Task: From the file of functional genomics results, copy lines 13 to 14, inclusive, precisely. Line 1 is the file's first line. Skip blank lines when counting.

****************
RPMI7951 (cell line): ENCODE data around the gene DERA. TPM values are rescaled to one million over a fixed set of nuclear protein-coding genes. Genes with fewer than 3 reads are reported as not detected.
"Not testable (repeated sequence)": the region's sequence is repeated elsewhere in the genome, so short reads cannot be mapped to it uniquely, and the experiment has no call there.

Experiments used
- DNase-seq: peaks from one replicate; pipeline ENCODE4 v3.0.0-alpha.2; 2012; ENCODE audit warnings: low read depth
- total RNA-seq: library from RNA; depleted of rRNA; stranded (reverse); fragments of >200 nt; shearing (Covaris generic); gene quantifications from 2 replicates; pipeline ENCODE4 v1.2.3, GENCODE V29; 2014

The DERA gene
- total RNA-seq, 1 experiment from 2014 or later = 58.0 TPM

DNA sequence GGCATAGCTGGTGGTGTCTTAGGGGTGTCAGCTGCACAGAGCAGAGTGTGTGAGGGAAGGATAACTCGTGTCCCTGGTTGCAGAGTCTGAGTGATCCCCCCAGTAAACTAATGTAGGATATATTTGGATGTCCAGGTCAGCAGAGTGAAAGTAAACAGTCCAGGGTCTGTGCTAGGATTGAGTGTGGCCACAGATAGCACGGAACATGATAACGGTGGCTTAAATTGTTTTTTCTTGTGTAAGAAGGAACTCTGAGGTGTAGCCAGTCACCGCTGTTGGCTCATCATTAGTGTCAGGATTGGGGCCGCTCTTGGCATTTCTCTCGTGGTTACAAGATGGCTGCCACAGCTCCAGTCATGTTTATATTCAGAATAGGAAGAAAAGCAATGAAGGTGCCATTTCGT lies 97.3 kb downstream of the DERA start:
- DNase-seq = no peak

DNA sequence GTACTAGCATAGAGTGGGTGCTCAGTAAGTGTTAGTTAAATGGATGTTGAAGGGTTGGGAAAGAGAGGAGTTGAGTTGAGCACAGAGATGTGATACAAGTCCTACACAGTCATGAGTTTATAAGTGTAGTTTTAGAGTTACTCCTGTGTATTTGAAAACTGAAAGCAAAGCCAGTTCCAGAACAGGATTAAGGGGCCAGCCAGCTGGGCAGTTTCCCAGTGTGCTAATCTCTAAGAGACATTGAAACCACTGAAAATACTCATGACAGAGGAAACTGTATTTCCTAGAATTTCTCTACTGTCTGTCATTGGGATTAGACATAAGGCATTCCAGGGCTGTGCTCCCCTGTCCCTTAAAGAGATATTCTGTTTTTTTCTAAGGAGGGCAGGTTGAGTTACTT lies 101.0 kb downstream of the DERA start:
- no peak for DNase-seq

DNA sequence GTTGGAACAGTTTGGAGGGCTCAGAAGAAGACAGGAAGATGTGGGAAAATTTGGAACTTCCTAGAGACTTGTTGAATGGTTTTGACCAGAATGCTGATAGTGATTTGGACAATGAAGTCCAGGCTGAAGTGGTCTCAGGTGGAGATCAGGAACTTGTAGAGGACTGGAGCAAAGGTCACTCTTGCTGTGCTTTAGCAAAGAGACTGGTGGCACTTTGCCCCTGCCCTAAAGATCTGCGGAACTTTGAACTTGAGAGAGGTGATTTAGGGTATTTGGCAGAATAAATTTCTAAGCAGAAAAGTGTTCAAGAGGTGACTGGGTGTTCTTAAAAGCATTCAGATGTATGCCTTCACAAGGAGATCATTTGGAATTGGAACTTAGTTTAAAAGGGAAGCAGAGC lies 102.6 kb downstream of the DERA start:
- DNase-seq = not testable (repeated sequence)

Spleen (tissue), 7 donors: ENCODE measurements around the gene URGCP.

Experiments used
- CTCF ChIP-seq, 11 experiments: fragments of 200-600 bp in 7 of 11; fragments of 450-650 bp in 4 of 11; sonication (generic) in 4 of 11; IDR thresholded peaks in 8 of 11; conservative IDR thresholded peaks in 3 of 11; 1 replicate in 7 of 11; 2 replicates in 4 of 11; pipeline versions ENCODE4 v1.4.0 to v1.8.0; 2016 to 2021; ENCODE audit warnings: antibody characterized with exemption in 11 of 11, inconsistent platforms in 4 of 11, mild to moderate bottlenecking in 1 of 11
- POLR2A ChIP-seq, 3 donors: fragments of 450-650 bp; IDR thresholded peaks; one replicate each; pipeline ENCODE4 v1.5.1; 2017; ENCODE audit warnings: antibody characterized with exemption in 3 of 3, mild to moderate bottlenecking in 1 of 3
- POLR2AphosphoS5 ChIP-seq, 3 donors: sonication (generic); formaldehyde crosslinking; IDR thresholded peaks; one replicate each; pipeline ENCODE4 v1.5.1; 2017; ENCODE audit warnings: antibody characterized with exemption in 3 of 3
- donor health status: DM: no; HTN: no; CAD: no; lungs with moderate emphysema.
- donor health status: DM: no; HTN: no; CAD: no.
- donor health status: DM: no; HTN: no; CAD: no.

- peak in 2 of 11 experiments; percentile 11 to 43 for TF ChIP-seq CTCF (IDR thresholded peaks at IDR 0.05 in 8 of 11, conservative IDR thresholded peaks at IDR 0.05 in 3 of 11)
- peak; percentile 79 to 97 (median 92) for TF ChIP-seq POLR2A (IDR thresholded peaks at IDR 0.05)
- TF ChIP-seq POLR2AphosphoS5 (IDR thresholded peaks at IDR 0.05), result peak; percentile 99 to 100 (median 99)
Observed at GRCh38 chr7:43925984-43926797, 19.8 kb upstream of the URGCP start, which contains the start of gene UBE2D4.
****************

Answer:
- DNase-seq = not testable (repeated sequence)

Spleen (tissue), 7 donors: ENCODE measurements around the gene URGCP.